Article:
Description:
The Virtual Boy is a RISC-based 32-bit system, which produces high-resolution red 3D images against a deep black background using two mirror-scanning LED (Light Emitting Diode) displays. The 3D experience is enhanced through stereo sound and a new specially-designed, double-grip controller that accommodates multidirectional spatial movement. It is powered by either six AA batteries or a seperately sold AC-adapter.

Display Systems:
Besides the regular US and japanese versions of the Virtual Boy, there were also special ones sent to stores together with the store displays. They came in different packagings to make sure they were not sold as retail. There are two known versions of those display systems, there's a US one in a white box labeled
"VUE S RA
VIRTUAL BOY™ W/O SOFTWARE
FOR INTERACTIVE DISPLAY
MADE IN JAPAN",
which content does not differ to a regular system besides the box and missing pack-in game and battery pak though, and a japanese one with a box looking similar to the retail version, but showing a monochrome, pixeled Virtual Boy. The manual of the system has the same cover and some little differences in it as well, but other than that, the content of the box is the same as the retail system. There also exist AC Taps with the "mosaic" box.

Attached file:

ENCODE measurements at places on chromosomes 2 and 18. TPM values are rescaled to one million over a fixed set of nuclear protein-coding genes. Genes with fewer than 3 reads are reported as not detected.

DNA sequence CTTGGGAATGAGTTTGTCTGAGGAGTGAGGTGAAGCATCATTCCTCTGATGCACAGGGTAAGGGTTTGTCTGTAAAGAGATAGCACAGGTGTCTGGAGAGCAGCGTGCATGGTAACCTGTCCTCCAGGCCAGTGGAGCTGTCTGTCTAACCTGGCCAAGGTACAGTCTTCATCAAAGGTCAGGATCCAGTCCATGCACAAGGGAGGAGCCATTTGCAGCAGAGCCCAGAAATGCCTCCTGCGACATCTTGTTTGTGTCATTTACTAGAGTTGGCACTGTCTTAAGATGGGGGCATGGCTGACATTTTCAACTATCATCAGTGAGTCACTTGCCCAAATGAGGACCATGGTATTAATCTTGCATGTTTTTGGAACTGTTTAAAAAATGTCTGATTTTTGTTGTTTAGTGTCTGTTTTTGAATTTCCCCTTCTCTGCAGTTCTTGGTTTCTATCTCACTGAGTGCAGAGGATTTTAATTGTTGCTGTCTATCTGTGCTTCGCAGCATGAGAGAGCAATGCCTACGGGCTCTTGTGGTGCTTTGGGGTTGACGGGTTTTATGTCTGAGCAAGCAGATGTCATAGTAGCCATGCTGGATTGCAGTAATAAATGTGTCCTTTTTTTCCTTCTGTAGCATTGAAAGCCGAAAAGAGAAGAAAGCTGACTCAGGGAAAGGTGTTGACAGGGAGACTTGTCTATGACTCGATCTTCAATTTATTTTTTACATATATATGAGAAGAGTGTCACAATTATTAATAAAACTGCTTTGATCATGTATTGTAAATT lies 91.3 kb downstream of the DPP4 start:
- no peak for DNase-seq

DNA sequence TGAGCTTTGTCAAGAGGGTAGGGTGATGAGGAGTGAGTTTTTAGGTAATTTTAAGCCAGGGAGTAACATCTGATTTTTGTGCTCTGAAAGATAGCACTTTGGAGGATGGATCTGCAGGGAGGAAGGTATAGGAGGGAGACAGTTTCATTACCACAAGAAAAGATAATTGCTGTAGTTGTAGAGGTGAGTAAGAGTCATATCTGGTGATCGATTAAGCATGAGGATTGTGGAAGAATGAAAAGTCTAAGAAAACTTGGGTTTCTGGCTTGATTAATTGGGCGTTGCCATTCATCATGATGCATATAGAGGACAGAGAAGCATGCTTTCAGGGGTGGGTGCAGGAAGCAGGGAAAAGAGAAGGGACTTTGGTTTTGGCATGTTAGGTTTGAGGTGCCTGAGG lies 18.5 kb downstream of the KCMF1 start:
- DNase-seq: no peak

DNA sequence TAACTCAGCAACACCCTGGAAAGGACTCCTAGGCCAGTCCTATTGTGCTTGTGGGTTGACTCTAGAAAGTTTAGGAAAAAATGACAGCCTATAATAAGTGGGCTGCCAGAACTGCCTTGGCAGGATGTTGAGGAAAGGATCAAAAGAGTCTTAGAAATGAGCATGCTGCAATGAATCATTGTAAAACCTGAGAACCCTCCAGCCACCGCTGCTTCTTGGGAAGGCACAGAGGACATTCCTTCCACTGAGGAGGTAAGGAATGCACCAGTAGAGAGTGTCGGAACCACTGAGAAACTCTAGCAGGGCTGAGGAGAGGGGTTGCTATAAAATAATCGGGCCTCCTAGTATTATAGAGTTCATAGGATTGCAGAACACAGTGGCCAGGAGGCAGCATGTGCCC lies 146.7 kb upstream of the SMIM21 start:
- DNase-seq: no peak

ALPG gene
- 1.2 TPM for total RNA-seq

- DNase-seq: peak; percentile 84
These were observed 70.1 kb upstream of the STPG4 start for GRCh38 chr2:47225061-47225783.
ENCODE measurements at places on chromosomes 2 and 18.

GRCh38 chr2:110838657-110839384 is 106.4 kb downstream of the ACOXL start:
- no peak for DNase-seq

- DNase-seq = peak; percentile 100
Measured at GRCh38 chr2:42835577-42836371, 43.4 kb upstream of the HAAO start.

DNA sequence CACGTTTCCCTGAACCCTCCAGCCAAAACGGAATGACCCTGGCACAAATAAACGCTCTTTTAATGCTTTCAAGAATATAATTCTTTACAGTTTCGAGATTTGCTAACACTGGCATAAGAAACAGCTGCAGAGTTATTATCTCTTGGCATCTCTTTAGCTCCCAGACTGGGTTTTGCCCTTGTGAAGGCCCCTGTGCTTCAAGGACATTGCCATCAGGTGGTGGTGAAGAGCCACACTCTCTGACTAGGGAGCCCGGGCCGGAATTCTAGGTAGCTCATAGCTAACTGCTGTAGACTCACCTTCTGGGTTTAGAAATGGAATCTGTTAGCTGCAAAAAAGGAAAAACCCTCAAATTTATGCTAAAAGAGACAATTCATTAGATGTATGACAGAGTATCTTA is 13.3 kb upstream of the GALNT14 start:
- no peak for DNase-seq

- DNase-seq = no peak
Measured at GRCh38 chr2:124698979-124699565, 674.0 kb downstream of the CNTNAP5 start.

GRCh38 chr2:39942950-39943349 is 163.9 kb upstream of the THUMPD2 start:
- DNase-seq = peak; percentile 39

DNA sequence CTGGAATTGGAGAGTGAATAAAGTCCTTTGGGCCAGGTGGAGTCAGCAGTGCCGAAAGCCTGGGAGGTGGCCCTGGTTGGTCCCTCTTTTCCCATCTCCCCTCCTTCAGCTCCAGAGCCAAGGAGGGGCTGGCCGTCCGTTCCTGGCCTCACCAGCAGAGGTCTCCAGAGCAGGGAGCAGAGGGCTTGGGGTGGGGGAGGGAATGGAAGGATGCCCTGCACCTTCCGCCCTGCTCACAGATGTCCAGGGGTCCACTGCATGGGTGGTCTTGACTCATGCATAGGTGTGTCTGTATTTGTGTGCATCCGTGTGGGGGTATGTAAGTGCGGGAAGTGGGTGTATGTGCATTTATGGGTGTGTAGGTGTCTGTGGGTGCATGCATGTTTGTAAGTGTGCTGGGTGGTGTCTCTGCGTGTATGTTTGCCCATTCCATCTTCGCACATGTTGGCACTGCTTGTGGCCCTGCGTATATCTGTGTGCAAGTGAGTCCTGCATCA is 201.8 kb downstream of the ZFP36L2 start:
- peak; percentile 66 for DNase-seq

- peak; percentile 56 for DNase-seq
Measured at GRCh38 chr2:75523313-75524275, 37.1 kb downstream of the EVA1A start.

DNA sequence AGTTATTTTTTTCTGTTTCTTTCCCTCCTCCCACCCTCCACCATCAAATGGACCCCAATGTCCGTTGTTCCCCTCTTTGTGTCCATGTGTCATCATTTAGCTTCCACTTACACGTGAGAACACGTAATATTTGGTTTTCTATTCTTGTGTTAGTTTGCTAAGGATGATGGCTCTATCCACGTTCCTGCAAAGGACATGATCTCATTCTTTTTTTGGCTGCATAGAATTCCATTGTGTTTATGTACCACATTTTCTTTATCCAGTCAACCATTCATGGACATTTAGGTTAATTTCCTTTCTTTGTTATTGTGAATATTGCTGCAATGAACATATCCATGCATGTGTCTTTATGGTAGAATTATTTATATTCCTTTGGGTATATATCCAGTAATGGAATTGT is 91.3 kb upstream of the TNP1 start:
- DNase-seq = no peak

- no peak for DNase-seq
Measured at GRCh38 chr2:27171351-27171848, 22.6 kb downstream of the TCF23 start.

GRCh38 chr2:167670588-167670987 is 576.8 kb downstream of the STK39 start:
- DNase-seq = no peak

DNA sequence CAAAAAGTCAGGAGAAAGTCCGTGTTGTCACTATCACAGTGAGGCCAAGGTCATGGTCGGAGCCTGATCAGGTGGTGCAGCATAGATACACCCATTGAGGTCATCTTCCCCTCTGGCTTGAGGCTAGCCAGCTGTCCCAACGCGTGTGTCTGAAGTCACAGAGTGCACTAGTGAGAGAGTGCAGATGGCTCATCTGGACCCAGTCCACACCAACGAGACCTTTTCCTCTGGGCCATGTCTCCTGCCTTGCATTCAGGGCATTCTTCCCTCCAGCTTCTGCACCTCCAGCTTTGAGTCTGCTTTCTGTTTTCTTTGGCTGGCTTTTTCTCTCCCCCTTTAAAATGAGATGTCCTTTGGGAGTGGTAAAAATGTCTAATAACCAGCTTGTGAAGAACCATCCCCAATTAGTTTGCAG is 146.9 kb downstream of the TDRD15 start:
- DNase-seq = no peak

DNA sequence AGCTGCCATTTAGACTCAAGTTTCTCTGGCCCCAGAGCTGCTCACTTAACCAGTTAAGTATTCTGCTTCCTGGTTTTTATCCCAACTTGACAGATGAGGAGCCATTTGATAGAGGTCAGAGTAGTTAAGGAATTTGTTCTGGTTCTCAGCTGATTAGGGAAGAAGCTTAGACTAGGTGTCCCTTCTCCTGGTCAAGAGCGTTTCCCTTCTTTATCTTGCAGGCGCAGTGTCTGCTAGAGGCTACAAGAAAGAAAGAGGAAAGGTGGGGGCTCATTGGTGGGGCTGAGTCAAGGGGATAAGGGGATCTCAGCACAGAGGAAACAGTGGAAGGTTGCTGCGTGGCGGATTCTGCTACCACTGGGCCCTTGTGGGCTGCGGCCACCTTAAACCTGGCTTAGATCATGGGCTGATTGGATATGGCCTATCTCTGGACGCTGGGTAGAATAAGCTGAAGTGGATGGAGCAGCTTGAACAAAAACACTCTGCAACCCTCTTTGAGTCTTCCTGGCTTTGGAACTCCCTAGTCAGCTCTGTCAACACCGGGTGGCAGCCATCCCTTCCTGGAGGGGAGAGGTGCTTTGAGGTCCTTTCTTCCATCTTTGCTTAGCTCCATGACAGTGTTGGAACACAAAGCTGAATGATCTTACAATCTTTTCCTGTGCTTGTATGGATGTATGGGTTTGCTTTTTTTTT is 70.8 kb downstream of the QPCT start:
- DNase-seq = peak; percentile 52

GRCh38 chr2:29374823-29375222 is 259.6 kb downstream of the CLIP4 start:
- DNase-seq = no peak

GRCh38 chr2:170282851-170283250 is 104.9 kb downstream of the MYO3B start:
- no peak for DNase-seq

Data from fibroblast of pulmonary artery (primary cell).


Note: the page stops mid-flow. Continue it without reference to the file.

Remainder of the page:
Technical Information:
The system does not have a full 384 x 224 array of LEDs as a display. It uses a pair of 1 x 224 linear arrays (one per eye) and rapidly scans the array across the eye's field of view using curved mirrors. These mirrors oscillate at very high speed (they are what produce the mechanical humming noise from inside the unit) and can be damaged if the Virtual Boy is hit, knocked over, or used while in rough motion (such as in a car). A full-size display, while mechanically simpler, would have increased the Virtual Boy's physical size and unit cost to the point where the system would become uneconomical.

Monochrome Display:
A full color Virtual Boy was impossible to release in 1995, due to the fact that high-efficiency InGaN (Indium Gallium Nitride) blue and green LEDs only became available from Nichia in 1996. While blue LEDs did exist before then, they were extremely inefficient, resulting in very low brightness. The Virtual Boy, which uses a oscillating mirror to transform a 1-D line of dots into a 2-D field of dots, requires high-performance LEDs in order to function properly. Because each pixel is only in use for a tiny fraction of a second (384 pixels wide, 50.2 Hz scan rate = approximately 52 µs per scanline), high peak brightness is needed to make the virtual display bright and be comfortable for the user to view. Without the technology of high-efficiency blue and green LEDs, the Virtual Boy was limited to a red-only display.
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